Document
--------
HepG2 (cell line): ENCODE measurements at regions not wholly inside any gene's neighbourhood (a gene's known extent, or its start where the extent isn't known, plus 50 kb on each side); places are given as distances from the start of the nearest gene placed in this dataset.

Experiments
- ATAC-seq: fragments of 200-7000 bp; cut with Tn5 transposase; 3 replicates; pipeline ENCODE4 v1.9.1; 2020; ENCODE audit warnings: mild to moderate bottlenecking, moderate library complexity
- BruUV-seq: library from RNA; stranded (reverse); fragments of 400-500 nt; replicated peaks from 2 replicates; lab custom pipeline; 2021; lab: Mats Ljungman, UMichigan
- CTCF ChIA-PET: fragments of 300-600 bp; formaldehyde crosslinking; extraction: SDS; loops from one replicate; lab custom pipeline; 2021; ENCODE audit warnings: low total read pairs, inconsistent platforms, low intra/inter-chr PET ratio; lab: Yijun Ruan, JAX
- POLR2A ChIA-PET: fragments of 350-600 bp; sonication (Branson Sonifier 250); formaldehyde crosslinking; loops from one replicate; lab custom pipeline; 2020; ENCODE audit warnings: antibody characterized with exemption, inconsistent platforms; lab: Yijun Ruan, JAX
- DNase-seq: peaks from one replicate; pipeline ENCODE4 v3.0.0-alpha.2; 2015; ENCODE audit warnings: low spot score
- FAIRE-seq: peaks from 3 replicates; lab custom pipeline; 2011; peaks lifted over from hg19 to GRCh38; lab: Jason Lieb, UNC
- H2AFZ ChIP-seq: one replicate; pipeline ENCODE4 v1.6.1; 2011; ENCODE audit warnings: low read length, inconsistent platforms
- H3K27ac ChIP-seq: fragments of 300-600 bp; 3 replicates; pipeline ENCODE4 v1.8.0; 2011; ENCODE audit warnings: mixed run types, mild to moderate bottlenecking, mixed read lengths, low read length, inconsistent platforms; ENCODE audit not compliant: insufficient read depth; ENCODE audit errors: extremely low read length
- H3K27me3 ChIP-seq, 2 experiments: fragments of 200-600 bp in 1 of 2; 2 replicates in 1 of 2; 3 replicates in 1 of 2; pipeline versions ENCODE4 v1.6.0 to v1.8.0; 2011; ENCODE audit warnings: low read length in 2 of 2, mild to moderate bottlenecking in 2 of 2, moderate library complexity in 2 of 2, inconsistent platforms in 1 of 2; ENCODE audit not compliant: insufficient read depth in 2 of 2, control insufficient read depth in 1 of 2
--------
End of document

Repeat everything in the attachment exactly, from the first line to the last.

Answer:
HepG2 (cell line): ENCODE measurements at regions not wholly inside any gene's neighbourhood (a gene's known extent, or its start where the extent isn't known, plus 50 kb on each side); places are given as distances from the start of the nearest gene placed in this dataset.

Experiments
- ATAC-seq: fragments of 200-7000 bp; cut with Tn5 transposase; 3 replicates; pipeline ENCODE4 v1.9.1; 2020; ENCODE audit warnings: mild to moderate bottlenecking, moderate library complexity
- BruUV-seq: library from RNA; stranded (reverse); fragments of 400-500 nt; replicated peaks from 2 replicates; lab custom pipeline; 2021; lab: Mats Ljungman, UMichigan
- CTCF ChIA-PET: fragments of 300-600 bp; formaldehyde crosslinking; extraction: SDS; loops from one replicate; lab custom pipeline; 2021; ENCODE audit warnings: low total read pairs, inconsistent platforms, low intra/inter-chr PET ratio; lab: Yijun Ruan, JAX
- POLR2A ChIA-PET: fragments of 350-600 bp; sonication (Branson Sonifier 250); formaldehyde crosslinking; loops from one replicate; lab custom pipeline; 2020; ENCODE audit warnings: antibody characterized with exemption, inconsistent platforms; lab: Yijun Ruan, JAX
- DNase-seq: peaks from one replicate; pipeline ENCODE4 v3.0.0-alpha.2; 2015; ENCODE audit warnings: low spot score
- FAIRE-seq: peaks from 3 replicates; lab custom pipeline; 2011; peaks lifted over from hg19 to GRCh38; lab: Jason Lieb, UNC
- H2AFZ ChIP-seq: one replicate; pipeline ENCODE4 v1.6.1; 2011; ENCODE audit warnings: low read length, inconsistent platforms
- H3K27ac ChIP-seq: fragments of 300-600 bp; 3 replicates; pipeline ENCODE4 v1.8.0; 2011; ENCODE audit warnings: mixed run types, mild to moderate bottlenecking, mixed read lengths, low read length, inconsistent platforms; ENCODE audit not compliant: insufficient read depth; ENCODE audit errors: extremely low read length
- H3K27me3 ChIP-seq, 2 experiments: fragments of 200-600 bp in 1 of 2; 2 replicates in 1 of 2; 3 replicates in 1 of 2; pipeline versions ENCODE4 v1.6.0 to v1.8.0; 2011; ENCODE audit warnings: low read length in 2 of 2, mild to moderate bottlenecking in 2 of 2, moderate library complexity in 2 of 2, inconsistent platforms in 1 of 2; ENCODE audit not compliant: insufficient read depth in 2 of 2, control insufficient read depth in 1 of 2